Tuesday, November 26, 2013

November 24, 2013

Farewell Talk

Missionary Work
While I was thinking of the best way to talk about missionary work I decided telling you about my journey was the best way to do so.  There will be a few stories and I hope you can take some lessons or techniques that you can use yourselves. 
When I was a beehive (12 or 13) there was a sister missionary in our ward that I became close to.  She was a really jolly person.  You’d walk away from a conversation with her confident and happy about life.  When I was 14 I wanted to know badly if I was supposed to go on a mission.  Usually I’m not an indecisive person.  Usually I make a decision and stick with it.  For some reason I struggled with this particular question.  It drove me insane.  I prayed and prayed.  I kept getting no answer, which turned out to be a “be patient” answer I couldn’t fathom.  I remember I had been learning about patriarchal blessings in Sunday school and I thought, ‘This is the perfect solution.  I’ll just let them tell me!’ 
After setting up an appointment I went to the patriarch’s house for my blessing.  He asked me if I had any concerns.  I didn’t know I could ask for answers to a particular problem.  I told him I was really wanting an answer about serving a mission.  He probably thought I was crazy thinking about a mission when I was 14.  I wouldn’t be able to serve one until I was 21, which was still 7 years away.  For those of you doing math that was half my life thus far.  We sat in his living room and he began.  A few sentences in I started crying as he told me I was of the tribe of Ephraim, whose primary responsibility is to do missionary work.  He continued and the Lord blessed me with advice I have reread many times.  I’m glad I asked for him to focus on missionary work when I was 14 because it has been the answer to my question, even though I couldn’t understand it at the time.
In ninth grade I was in junior high and I started going to seminary.  Our community had a really great relationship with the Mormons.  We were blessed to have seminary taught at the high school.  I don’t know if you’ve been to Minnesota, but the winters there are brutal.  On the walk from the parking lot to the doors you feel like you’re going to get hypothermia and die on the spot.  The night janitors would come open the doors for us and we’d all file into two brightly colored Spanish classrooms.  Because we met in the high school the older kids would go to class, but the ninth graders would have to carpool to our junior high.  For us school started an hour later which gave us time to work on homework, but because it was so early the doors weren’t open to the classrooms at the time.  We had to sit in the cafeteria every morning.  My friends noticed that no matter how early they got to school we were always there.  Finally they asked me why and I told them I went to a bible class early in the morning.  This made them sure I was insane.  They knew I was serious about church and eventually they knew that if they asked questions I would answer them.  They found out I was really open about my beliefs.  My whole high school experience revolved around everyone knowing who the Mormon kids were. 
My junior year the ward missionaries gave every young man and young woman a Book of Mormon.  They gave us the goal of giving it out to someone the next week.  One or two were handed out from our class and the next week the missionaries came back with more copies.  Amber and I hung around a similar circle of friends in high school.  She ended up giving a Book of Mormon in orchestra to one of my best friends.  I was at my locker bank where my group of friends hung out between classes and my friend, who had a very exuberant personality, came running over to my locker, waving the Book of Mormon over her head yelling, “Annah, I got a Book of Mormon!”  A friend next to me asked me for one too and I handed him the one from my locker.  At homeroom my friend from orchestra was reading the Book and was asking me who these “Lamb-a-nites” were and interesting my other friends.  From handing out one Book of Mormon Amber and I ended up handing out 13 more that semester.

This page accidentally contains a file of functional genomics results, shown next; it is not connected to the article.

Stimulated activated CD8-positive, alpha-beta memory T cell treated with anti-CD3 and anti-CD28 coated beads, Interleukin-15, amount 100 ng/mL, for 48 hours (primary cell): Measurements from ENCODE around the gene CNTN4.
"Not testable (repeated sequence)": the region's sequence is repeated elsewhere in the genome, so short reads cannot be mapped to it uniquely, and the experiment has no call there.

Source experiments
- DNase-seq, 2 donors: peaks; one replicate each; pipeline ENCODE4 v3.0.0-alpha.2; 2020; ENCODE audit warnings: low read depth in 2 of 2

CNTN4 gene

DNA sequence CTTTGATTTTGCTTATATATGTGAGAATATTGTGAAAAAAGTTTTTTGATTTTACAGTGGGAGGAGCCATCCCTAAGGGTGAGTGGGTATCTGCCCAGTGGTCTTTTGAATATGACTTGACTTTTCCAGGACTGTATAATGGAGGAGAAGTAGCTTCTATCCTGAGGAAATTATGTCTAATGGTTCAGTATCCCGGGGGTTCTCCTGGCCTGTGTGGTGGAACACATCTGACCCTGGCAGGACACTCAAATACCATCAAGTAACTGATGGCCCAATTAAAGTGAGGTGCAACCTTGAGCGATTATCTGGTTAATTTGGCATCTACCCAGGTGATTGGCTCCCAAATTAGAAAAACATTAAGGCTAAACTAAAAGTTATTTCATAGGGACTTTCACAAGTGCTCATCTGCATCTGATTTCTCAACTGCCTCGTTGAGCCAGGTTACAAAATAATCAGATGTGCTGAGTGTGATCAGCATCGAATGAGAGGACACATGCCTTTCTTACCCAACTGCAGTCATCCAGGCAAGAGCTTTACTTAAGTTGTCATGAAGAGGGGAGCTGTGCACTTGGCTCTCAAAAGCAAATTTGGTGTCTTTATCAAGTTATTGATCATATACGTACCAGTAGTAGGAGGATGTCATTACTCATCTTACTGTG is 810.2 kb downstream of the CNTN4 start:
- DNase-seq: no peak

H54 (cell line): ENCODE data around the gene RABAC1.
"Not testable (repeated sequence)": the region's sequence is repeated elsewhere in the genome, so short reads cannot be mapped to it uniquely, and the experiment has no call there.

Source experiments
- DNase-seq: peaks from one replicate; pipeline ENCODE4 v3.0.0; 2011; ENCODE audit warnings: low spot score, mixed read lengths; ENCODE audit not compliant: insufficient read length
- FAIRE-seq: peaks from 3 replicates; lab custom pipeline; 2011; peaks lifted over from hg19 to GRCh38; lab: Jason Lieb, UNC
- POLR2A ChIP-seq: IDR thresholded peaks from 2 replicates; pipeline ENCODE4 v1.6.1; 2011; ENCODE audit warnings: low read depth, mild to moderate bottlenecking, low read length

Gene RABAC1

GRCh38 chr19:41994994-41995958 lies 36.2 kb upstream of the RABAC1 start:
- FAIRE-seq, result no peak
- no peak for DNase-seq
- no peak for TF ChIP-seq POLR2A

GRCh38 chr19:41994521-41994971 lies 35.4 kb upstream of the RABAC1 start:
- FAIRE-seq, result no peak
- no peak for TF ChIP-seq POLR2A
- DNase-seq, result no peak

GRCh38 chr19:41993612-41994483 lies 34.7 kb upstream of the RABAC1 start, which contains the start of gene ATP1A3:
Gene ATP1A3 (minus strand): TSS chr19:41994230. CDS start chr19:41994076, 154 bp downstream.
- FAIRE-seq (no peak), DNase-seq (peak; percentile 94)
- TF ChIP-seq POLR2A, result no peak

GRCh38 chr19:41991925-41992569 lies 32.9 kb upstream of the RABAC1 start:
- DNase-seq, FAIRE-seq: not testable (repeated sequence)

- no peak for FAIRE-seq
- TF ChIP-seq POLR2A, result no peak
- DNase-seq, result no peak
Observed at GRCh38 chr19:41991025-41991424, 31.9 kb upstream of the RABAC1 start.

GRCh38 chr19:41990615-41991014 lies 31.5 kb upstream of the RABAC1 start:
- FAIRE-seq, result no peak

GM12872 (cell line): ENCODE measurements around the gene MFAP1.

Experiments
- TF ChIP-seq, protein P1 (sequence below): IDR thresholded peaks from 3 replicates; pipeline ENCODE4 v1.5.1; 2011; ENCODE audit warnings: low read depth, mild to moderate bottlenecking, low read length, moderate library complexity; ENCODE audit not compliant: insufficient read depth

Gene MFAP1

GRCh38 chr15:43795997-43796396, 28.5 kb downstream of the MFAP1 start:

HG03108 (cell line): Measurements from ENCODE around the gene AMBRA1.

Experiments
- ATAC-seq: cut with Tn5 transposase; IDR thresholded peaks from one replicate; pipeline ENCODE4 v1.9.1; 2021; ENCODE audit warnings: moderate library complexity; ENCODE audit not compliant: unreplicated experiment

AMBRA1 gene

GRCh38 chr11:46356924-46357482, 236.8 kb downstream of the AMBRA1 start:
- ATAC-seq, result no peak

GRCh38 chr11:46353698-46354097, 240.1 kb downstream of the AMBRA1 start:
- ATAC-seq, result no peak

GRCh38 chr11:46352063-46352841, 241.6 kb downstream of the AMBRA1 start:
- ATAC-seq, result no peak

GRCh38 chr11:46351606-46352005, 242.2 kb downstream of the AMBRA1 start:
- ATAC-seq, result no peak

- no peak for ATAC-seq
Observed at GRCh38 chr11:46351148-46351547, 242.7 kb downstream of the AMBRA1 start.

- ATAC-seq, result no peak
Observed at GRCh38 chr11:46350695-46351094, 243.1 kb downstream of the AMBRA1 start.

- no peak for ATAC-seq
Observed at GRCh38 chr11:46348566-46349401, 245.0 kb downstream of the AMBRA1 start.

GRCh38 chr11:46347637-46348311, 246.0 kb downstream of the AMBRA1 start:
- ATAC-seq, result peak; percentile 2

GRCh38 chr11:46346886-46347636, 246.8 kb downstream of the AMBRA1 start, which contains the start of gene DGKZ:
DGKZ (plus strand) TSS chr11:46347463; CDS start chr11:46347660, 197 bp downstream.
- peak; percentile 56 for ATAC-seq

To me this seemed like I was pushed into an easy way to get bonus points for heaven.  However, this situation only happened because of the past preparation.  The Mormons in Maple Grove, Minnesota had worked for years to become an important part of the community.  The youth had always been strong in their beliefs.  Everyone knew the Mormons.  We were a peculiar people.  Telling my friends early on where I stood led to an ease of gospel sharing later on.
Missionary work is a joy!  When you have even the smallest success you get a confirmation from the Holy Ghost about the importance of the work.  Whenever I’m sharing my personal beliefs with others a power comes into my life that I know can only come from the Lord.  The days become a little brighter and the trials a little easier.  The best periods of my life have been when I have been actively sharing the gospel.
The more I talked to my friends about the church, the more I learned to love them.  I think the only way you can sincerely want others to have the gospel is to first love them.  Jesus loved everyone he healed no matter their station.  Whether they were beggar or sinner or rich man he loved them.  I realize it is only when I really get to know someone and really get to love them that I feel the urge to tell them of my beliefs.  The sons of Mosiah taught among the Lamanites, people who probably wanted them killed and they taught the Lamanites for 14 years.  To me the perspective is drastic.  Their service would have been ¾ of my life.  It was a huge sacrifice.  In Mosiah 28:2-3 they gave their reason: